“Oh, man. I’ve been dreading this question,” says playwright Thomas Ward.
It’s a pedestrian question, and Ward isn’t wrong to dread it. Asking him to sum up the hoped-for experience of any given audience member is like asking someone to start speaking in a language they do not know. It’s an impossible task. Still, I’m curious. What does Ward want the audience to walk away thinking about his new play Slide By, a dark comedy about the 1999 Columbine High School shooting?
Ward doesn’t consider himself to be a political writer. But his new play is about school shootings, specifically the Columbine High School Shooting, which happened when Ward was a newly-graduated theater student working as a substitute teacher in Abilene. And while it doesn’t get more topical than school shootings, Ward is simply asking what it would be like to live in a world where shootings are not a daily occurrence. He’s not providing a solution, rather a catharsis.
“This is not a TED Talk,” says Ward, and he’s not here to lecture (though by seeing the play, you could probably guess that he supports some form of gun control). Ward is quick to speak up when he doesn’t have an answer or doesn’t feel qualified to field a question. Where he does feel more than capable of speaking up is when he discusses the point-of-view of the teachers he writes in his play.
“I was an unemployed college grad with a theater degree in Abilene, Texas,” he jokes, explaining how he took a job as a substitute teacher at 22. When Ward arrived at school one morning, police cars were outside and there was a buzz around school that a “copycat” shooting might happen. Tons of teachers stayed home that day as Ward realized there were more subs than usual.
“There was this swelling, high tension. It was a crazy time, there was no internet.” From this experience came the germ of a story he’s been working on since 2004. As he’s gotten older and packed more teaching–and life–experience under his belt, Slide By has continued to evolve.
“I thought the play was about the issue of gun control, but it’s really not about that,” he admits. Time spent as an elementary and middle school teacher and becoming a father opened Ward’s eyes to his once-limited point of view. The roles, subs and a janitor, which he lovingly compares to Kevin Smith characters, came to him right away, but he still needed to do the research. The story has grown and evolved into something more throughout Ward’s life. Therein lies the discovery for the writer.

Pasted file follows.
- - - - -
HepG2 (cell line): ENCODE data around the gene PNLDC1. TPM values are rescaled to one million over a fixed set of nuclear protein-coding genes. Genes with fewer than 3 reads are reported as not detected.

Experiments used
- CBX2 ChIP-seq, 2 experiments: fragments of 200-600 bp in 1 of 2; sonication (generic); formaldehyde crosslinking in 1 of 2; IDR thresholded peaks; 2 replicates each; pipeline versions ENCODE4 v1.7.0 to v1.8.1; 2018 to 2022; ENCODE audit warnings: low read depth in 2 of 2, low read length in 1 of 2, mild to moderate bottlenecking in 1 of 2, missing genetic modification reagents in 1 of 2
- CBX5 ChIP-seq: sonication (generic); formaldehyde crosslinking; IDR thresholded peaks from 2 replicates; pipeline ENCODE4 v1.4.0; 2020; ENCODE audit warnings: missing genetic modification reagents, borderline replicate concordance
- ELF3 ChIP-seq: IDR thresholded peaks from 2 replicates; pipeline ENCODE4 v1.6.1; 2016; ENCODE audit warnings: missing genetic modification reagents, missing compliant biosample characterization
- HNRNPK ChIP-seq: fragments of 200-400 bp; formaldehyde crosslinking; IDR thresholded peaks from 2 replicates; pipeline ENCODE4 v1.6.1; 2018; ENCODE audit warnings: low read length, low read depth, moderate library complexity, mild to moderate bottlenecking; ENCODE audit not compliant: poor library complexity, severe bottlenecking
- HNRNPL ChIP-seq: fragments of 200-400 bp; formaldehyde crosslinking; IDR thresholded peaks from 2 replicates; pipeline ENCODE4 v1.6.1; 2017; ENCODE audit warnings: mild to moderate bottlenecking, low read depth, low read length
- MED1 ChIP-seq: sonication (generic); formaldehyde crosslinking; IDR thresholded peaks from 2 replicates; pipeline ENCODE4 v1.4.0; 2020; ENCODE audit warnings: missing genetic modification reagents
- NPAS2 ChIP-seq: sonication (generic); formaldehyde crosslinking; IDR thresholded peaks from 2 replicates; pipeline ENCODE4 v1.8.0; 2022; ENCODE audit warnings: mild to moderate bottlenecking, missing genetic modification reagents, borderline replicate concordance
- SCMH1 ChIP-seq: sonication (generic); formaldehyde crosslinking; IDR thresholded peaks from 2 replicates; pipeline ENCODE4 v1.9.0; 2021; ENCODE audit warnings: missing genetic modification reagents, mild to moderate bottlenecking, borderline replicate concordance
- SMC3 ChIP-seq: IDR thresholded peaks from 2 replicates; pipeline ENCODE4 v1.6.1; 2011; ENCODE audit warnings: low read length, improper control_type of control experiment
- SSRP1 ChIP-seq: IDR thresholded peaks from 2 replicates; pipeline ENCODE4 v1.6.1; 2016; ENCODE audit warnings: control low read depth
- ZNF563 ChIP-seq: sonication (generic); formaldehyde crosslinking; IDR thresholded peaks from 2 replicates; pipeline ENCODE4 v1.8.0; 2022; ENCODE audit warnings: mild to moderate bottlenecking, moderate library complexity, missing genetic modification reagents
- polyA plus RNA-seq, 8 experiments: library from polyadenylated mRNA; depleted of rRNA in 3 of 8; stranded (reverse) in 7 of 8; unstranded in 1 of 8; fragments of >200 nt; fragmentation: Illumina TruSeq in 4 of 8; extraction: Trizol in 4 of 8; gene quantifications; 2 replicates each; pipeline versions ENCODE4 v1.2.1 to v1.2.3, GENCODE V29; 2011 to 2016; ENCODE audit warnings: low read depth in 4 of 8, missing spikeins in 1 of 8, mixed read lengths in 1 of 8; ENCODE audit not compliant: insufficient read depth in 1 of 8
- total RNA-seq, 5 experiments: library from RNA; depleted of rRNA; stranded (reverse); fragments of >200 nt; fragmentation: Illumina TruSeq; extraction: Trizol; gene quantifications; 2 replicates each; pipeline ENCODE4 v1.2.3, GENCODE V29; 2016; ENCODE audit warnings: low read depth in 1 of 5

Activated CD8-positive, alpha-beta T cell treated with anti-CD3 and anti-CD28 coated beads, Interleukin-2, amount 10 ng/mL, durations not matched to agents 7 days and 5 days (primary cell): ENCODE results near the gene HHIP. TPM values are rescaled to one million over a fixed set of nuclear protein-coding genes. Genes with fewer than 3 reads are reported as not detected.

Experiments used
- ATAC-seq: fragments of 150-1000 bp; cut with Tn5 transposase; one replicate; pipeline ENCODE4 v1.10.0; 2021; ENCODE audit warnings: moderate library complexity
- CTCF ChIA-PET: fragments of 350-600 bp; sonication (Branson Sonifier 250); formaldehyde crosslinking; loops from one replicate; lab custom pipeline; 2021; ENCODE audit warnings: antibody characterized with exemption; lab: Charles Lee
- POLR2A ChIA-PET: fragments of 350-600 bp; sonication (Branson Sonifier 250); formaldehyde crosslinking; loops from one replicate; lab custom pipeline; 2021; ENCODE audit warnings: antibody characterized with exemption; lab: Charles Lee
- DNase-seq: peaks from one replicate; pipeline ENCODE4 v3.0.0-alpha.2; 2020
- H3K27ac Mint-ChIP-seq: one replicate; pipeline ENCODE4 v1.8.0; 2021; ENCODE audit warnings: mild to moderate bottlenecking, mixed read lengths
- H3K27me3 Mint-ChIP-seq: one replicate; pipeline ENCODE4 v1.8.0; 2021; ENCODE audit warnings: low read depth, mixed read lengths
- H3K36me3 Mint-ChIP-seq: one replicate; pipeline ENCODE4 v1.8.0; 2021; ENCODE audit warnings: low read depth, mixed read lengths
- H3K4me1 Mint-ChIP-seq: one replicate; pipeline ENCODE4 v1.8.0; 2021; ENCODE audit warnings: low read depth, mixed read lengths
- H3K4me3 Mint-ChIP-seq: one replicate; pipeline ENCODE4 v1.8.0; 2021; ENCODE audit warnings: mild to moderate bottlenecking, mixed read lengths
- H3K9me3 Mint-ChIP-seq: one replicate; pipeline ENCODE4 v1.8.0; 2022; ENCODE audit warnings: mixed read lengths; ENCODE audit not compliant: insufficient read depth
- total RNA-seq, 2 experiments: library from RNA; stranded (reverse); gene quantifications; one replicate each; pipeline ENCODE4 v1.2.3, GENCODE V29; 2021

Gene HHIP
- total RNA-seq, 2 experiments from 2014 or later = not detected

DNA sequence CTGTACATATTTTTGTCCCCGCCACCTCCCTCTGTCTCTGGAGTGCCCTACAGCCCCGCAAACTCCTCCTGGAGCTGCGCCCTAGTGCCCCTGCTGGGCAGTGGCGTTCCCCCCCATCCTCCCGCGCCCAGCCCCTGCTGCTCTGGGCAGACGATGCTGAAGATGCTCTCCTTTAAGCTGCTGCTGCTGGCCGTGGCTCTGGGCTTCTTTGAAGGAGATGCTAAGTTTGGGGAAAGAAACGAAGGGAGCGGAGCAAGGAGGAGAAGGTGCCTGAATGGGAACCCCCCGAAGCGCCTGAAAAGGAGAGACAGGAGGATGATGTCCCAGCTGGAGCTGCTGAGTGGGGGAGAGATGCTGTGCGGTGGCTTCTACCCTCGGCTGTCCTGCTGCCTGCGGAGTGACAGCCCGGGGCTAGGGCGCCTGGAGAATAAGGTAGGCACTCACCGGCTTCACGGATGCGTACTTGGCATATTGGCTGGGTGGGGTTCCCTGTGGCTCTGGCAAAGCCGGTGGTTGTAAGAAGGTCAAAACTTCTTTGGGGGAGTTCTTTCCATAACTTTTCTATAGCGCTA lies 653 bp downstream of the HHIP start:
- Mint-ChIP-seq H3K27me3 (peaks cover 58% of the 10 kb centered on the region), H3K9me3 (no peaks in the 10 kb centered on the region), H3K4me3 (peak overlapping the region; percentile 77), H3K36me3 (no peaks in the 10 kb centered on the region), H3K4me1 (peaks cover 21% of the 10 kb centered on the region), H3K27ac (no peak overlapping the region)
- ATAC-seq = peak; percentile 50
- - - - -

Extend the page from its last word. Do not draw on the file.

“The play started as preaching, but working in education has allowed me to find ways for the play to be messy and complicated.” That day as a twenty-two-year-old substitute was just as messy. At one point a student set off firecrackers, which elicited the reaction you’d expect: A school full of terrified students and inexperienced subs expecting a second Columbine to happen at any second.
The play, directed by Dallas-based Jake Nice, is told from the perspective of the protagonist, a young sub named Chad. He’s an immature kid himself who keeps making jokes. Ward recalled how disturbed he felt that day at the comments some of the male students were making about Columbine. Without knowing it, Ward says, he was really writing about what we now call toxic masculinity.
Now, the quiet father of two boys talks to his sons about their teachers and how they might be feeling. Ward recounts a recent conversation in which his fifth grader mentioned that his teachers seemed stressed. Ward laughs, “I told him, ‘Well, Buddy, she probably is!’” He finished that conversation with a lesson in empathy for his son, “I told him that teachers are human beings. Show them grace and don’t expect perfection.”
Ward recently moved from Dallas to Atlanta with his family. He’s a well-known stage actor and the husband of solo artist Sherry Jo Ward, renowned for her own work in DFW. Atlanta’s booming film industry lured the writer, whose 2019 film International Falls was chosen as an official selection at film festivals across the country, including the Dallas International Film Festival (DIFF) and the Ashland Film Festival, where the film was awarded “Best Narrative Feature.”
The Wards wanted to be near Sherry Jo’s family as well. Her acclaimed one-woman show Stiff chronicles her ongoing struggle with a rare disease called Stiff Person Syndrome. Ward’s comedic delivery and stand-up comedy style has given her show great life beyond Dallas, where it premiered to great acclaim. The Wards moved to be closer to her family as her condition progresses, as her travel schedule requires quite a bit of recovery time. She’ll perform next in Chattanooga. The couple seems to have a knack for inserting humor into the midst of sadness. Ward says of his own play, “I wanted to find a way to laugh in the face of something tragic.”
Drawing on humor to make his way through tragedy has been cathartic and revelatory for Ward. As he continued to write, he came to realize the ways in which society puts institutions, like schools, on pedestals. It can be jarring when they fail, as his character Chad realizes. Ward says he felt similarly dismayed at schools like Penn State, Baylor, and Michigan State, who weathered horrific scandals in the last decade. Going further, Ward’s research shattered myths he’d held about the details of the shooting and the shooters themselves. He saw himself in the shooters: a young, white boy listening to grunge music and playing video games. Though he believes the shooters’s psychological issues motivated killings, he’s shocked and scared that reaching for a gun has become an expression of rage or sadness or anger.
Ward’s experience writing Slide By is the same experience he hopes for the audience; a cathartic moment of consideration and understanding.
Slide By is showing at the Wyly Studio Theatre as part of the Elevator Project 2020 Season select dates January 16-26. Find showtimes and tickets here.